In addition, there was some debate during the hearing as to whether the judge might have misdirected himself by giving weight to the fact that PHI had not achieved a better outcome for itself than that which would have resulted from the November offers. It is common ground that there is no particular significance to that factor. No ground of appeal was formulated in any clear terms as regards that point, and I do not think it appropriate to treat any such ground as before us. In contrast, the point about withdrawal was argued before the judge, and is simple and straightforward to state. It is that the judge was wrong to hold that the effect of the November offers (either or both of them) was that the February offer was implicitly withdrawn. Despite the forensic force of Mr Bowdery's point that, if there were any merit in the point, it is surprising that it was not taken by Mr Hughes at the outset of the appeal, or at any stage, I would grant permission to PHI to add this point to their grounds of appeal.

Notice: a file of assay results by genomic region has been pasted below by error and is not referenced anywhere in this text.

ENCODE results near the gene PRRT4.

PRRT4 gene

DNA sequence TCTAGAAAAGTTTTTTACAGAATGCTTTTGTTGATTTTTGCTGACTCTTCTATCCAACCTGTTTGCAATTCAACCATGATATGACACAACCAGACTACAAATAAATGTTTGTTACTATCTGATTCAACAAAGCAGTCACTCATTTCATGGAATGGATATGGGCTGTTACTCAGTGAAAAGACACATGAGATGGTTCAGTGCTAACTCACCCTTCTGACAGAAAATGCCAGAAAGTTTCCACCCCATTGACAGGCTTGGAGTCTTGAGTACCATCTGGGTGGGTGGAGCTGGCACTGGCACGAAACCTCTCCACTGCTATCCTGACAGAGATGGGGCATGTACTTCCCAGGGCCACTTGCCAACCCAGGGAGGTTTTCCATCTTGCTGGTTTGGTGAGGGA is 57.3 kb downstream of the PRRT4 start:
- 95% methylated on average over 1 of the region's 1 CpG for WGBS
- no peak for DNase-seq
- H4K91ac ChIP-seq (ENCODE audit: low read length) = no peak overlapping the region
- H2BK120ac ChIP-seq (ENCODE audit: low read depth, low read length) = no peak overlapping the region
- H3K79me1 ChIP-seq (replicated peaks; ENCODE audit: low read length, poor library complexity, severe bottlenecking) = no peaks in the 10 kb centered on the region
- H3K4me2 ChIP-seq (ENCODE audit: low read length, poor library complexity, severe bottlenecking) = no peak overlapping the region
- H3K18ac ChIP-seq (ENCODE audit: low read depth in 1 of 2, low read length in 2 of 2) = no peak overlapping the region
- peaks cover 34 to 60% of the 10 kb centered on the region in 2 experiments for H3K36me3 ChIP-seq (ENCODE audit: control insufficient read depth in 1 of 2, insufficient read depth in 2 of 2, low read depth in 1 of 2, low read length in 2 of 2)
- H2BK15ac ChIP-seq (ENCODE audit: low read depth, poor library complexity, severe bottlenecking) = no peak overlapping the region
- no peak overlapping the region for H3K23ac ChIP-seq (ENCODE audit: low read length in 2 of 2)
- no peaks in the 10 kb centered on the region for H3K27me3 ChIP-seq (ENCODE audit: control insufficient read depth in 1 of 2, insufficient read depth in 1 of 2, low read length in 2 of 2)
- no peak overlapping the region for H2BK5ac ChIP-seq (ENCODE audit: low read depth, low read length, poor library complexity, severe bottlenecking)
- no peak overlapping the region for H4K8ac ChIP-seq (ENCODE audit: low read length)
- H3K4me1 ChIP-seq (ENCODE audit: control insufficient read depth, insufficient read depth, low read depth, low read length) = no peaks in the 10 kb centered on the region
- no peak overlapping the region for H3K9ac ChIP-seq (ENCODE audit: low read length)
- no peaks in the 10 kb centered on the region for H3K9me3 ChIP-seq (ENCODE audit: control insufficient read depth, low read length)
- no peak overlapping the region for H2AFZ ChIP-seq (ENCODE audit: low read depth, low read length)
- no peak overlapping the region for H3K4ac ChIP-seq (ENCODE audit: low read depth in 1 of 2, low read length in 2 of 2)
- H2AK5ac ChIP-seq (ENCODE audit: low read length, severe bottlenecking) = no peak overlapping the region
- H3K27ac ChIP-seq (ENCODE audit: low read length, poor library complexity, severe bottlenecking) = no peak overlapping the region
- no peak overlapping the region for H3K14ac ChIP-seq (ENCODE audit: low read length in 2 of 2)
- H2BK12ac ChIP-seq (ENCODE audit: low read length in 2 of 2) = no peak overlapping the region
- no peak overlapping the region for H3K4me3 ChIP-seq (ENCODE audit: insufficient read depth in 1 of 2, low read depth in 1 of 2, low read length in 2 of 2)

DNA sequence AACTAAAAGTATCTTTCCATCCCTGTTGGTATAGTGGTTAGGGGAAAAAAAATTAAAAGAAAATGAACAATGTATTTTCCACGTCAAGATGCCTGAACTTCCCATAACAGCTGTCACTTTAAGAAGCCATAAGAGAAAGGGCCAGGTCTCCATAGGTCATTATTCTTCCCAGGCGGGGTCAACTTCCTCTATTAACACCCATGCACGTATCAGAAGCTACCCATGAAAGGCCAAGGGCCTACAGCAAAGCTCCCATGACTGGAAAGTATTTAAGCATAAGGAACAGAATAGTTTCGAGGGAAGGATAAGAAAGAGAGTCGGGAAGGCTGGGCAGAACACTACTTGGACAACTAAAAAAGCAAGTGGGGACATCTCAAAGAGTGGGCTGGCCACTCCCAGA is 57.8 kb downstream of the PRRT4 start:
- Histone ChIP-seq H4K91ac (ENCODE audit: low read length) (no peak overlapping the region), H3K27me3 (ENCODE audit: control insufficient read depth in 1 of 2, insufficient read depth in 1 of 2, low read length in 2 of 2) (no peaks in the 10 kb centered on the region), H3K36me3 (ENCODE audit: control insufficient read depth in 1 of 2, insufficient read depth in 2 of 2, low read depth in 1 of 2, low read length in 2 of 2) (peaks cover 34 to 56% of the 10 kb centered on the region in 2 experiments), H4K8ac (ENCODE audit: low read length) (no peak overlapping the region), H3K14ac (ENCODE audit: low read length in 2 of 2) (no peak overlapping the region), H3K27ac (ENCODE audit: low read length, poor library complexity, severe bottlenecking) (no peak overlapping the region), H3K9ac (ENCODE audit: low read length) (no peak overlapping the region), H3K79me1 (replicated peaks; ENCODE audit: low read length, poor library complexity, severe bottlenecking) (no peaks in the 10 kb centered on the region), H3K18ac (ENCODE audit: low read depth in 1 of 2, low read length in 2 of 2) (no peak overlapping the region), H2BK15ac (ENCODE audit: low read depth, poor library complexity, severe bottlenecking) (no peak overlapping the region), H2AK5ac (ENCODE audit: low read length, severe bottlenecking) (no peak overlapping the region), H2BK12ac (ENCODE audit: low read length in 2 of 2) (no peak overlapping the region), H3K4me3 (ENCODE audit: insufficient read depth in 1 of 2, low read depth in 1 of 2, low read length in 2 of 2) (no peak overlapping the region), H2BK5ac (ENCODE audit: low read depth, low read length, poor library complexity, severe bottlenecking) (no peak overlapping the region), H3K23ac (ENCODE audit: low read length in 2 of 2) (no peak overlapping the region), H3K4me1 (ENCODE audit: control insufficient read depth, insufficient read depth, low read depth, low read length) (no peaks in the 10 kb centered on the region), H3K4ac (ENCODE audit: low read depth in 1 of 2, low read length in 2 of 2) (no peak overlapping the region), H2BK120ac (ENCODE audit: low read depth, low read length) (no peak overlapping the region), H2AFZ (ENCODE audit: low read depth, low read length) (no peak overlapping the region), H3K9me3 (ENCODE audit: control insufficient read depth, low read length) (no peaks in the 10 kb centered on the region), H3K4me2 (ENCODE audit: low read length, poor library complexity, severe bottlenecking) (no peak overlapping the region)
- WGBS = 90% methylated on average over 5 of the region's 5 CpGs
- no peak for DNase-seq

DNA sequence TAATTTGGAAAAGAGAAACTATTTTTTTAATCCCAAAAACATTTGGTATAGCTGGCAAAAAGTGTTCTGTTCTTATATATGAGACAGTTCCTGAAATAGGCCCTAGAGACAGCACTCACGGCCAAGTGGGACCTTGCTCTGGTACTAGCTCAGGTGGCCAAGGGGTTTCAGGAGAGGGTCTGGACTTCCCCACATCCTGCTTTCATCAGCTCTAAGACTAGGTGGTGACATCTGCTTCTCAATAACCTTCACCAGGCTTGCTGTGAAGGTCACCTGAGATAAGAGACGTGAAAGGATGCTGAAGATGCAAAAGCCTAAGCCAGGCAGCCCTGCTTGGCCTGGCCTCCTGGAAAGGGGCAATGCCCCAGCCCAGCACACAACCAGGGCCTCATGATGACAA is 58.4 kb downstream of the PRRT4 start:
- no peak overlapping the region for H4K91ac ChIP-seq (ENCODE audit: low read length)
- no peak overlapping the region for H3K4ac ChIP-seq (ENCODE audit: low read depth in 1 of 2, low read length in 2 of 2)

The offer letters


Much depends on the relevant terms of the three letters by which the successive offers were made. I will therefore describe them and set out the material passages next.


The first offer was made by a letter from Fishburns to Mills & Reeve dated 5 February 2010, headed "Part 36 Offer" and "without prejudice save as to costs". It referred to Carillion's then claim in the 2009 proceedings, and to PHI's letter of claim against RWC which...